The End’s in Plain Sight: Implicit Association of Visual and Conceptual Boundedness
- Jonathan Wehry, University of California, Berkeley, Berkeley, California, United States
- Alon Hafri, Psychological & Brain Sciences, Cognitive Science, Johns Hopkins University, Baltimore, Maryland, United States
- John Trueswell, University of Pennsylvania, Philadelphia, Pennsylvania, United States
AbstractWhat are the categorical distinctions shared between conceptual and visual representations? One distinction may be between bounded and unbounded entities. Previous research in sign language has shown that even non-signers associate signs with repetitive motion with atelic verbs, such as “run”, and signs with sudden motion with telic verbs, such as “arrive”. In our first study, we show this distinction holds even when the visual stimuli depicted bear no intrinsic linguistic reference: we used non-linguistic random dot motions. In our second study, we demonstrate this association occurs spontaneously, even when subjects are not making explicit semantic judgments about verbs. We use a cross-modal lexical decision task in which verbs and non-words appear superimposed on bounded or unbounded dot stimuli. We find congruency when the motion boundedness matches the conceptual boundedness of the verb. Together, these studies provide evidence for an automatic link between visual and conceptual boundedness in the mind.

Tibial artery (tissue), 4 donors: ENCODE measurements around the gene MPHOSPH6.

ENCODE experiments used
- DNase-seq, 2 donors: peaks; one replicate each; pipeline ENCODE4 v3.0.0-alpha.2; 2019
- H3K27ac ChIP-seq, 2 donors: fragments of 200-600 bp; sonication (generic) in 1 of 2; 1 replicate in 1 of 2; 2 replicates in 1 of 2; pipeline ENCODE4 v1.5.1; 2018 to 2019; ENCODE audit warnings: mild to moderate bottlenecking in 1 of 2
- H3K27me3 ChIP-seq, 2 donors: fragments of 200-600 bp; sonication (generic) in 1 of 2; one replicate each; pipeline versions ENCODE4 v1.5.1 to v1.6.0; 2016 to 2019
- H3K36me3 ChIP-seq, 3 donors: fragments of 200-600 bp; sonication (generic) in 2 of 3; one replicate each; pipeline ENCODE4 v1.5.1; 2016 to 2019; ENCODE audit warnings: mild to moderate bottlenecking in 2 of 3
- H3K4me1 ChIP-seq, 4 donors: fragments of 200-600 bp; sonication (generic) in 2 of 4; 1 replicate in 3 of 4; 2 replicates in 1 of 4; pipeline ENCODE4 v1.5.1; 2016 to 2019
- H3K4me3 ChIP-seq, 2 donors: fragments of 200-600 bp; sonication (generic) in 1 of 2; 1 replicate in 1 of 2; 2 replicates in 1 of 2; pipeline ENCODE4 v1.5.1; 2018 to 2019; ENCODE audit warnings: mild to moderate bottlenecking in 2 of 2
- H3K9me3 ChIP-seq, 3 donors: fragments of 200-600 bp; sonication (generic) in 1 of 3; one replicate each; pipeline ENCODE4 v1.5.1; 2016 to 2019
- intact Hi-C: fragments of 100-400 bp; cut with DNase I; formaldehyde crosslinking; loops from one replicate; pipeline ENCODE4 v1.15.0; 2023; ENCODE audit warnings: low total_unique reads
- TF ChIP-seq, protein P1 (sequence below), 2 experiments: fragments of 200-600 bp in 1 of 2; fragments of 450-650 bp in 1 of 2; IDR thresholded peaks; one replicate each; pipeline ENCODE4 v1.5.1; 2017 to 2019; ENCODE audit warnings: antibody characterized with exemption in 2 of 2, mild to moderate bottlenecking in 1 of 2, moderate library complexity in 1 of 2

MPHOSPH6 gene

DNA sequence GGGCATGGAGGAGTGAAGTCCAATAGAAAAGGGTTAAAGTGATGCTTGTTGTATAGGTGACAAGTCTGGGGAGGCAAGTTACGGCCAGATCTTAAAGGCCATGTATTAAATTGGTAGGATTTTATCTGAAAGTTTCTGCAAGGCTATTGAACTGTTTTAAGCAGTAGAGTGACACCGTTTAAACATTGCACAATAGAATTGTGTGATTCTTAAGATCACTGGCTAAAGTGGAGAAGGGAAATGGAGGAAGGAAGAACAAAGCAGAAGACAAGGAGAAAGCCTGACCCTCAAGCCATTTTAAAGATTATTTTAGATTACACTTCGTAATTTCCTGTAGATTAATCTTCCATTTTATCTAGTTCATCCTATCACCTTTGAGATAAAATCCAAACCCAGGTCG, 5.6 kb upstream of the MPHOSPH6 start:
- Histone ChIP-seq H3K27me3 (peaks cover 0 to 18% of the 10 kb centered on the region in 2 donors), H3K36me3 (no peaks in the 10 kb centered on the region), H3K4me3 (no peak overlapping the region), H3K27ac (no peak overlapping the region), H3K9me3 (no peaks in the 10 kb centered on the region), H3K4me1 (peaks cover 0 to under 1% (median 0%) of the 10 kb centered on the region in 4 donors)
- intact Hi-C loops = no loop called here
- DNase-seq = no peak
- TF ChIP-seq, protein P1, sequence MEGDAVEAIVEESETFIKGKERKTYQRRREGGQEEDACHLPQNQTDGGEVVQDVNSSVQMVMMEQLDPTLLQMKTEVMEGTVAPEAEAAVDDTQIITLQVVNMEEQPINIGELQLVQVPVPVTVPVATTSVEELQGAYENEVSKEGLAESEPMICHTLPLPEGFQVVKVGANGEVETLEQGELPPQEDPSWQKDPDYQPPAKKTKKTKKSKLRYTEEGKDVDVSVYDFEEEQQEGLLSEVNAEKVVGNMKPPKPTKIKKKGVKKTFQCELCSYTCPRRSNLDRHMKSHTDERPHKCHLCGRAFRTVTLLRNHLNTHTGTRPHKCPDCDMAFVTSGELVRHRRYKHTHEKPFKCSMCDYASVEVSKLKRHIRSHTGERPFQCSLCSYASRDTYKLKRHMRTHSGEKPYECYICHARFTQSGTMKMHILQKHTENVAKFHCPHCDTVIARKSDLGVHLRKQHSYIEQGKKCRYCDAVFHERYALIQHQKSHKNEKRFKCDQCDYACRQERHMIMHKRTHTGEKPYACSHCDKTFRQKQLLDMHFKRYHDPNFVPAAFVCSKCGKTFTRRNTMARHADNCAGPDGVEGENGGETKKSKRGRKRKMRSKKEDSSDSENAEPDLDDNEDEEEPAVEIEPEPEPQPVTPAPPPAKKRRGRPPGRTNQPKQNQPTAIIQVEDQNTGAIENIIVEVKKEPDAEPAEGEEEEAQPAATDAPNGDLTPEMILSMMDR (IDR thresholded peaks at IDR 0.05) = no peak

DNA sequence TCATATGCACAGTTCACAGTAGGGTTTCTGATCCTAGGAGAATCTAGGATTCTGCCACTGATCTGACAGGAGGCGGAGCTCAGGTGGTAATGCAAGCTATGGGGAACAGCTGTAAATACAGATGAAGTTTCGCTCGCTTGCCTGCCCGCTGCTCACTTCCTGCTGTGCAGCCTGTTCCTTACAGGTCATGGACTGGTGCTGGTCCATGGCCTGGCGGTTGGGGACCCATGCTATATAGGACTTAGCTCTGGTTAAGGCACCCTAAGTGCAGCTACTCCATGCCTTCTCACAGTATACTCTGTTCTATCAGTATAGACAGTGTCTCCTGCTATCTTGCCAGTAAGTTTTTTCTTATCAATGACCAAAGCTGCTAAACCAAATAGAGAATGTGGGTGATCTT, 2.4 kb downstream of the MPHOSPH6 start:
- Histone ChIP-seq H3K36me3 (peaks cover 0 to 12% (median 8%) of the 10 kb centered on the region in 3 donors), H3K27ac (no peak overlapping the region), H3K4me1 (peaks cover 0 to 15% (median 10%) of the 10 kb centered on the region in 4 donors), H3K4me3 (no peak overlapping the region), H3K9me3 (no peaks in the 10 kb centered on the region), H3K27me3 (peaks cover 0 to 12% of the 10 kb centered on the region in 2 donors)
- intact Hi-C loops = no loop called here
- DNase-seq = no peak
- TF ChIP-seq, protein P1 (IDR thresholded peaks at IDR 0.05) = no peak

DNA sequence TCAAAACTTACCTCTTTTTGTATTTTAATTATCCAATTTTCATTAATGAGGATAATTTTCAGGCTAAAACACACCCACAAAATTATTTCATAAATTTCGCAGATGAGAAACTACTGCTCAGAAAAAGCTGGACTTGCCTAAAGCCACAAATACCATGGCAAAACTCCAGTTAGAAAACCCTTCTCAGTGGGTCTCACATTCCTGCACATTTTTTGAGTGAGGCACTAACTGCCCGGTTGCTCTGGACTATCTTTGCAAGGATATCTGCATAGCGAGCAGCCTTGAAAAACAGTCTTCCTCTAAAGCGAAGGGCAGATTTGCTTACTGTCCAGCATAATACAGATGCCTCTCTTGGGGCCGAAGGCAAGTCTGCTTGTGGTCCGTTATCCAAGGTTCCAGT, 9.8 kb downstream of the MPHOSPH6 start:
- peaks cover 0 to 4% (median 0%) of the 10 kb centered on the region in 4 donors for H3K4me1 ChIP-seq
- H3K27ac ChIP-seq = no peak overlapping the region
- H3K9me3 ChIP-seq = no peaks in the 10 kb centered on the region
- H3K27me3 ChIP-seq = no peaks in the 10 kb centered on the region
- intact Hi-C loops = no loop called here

Return to previous page